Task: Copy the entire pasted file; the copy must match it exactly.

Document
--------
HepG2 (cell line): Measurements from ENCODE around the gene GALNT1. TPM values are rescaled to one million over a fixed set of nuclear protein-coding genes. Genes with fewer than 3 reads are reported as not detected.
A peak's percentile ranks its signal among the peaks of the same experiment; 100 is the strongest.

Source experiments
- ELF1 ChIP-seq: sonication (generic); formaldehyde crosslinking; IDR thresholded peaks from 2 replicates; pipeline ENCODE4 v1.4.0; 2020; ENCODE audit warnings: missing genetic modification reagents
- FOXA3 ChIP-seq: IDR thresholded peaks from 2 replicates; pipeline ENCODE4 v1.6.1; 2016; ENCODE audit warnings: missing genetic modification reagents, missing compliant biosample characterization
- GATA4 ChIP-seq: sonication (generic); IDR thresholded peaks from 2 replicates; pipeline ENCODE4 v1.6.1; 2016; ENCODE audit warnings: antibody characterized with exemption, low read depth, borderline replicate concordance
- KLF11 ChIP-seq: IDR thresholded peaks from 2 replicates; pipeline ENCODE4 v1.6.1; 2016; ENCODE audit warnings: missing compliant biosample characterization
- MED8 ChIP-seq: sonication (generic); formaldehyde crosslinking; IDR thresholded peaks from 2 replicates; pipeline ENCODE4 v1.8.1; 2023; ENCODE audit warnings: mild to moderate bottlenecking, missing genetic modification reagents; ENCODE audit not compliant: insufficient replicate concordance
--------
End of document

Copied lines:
HepG2 (cell line): Measurements from ENCODE around the gene GALNT1. TPM values are rescaled to one million over a fixed set of nuclear protein-coding genes. Genes with fewer than 3 reads are reported as not detected.
A peak's percentile ranks its signal among the peaks of the same experiment; 100 is the strongest.

Source experiments
- ELF1 ChIP-seq: sonication (generic); formaldehyde crosslinking; IDR thresholded peaks from 2 replicates; pipeline ENCODE4 v1.4.0; 2020; ENCODE audit warnings: missing genetic modification reagents
- FOXA3 ChIP-seq: IDR thresholded peaks from 2 replicates; pipeline ENCODE4 v1.6.1; 2016; ENCODE audit warnings: missing genetic modification reagents, missing compliant biosample characterization
- GATA4 ChIP-seq: sonication (generic); IDR thresholded peaks from 2 replicates; pipeline ENCODE4 v1.6.1; 2016; ENCODE audit warnings: antibody characterized with exemption, low read depth, borderline replicate concordance
- KLF11 ChIP-seq: IDR thresholded peaks from 2 replicates; pipeline ENCODE4 v1.6.1; 2016; ENCODE audit warnings: missing compliant biosample characterization
- MED8 ChIP-seq: sonication (generic); formaldehyde crosslinking; IDR thresholded peaks from 2 replicates; pipeline ENCODE4 v1.8.1; 2023; ENCODE audit warnings: mild to moderate bottlenecking, missing genetic modification reagents; ENCODE audit not compliant: insufficient replicate concordance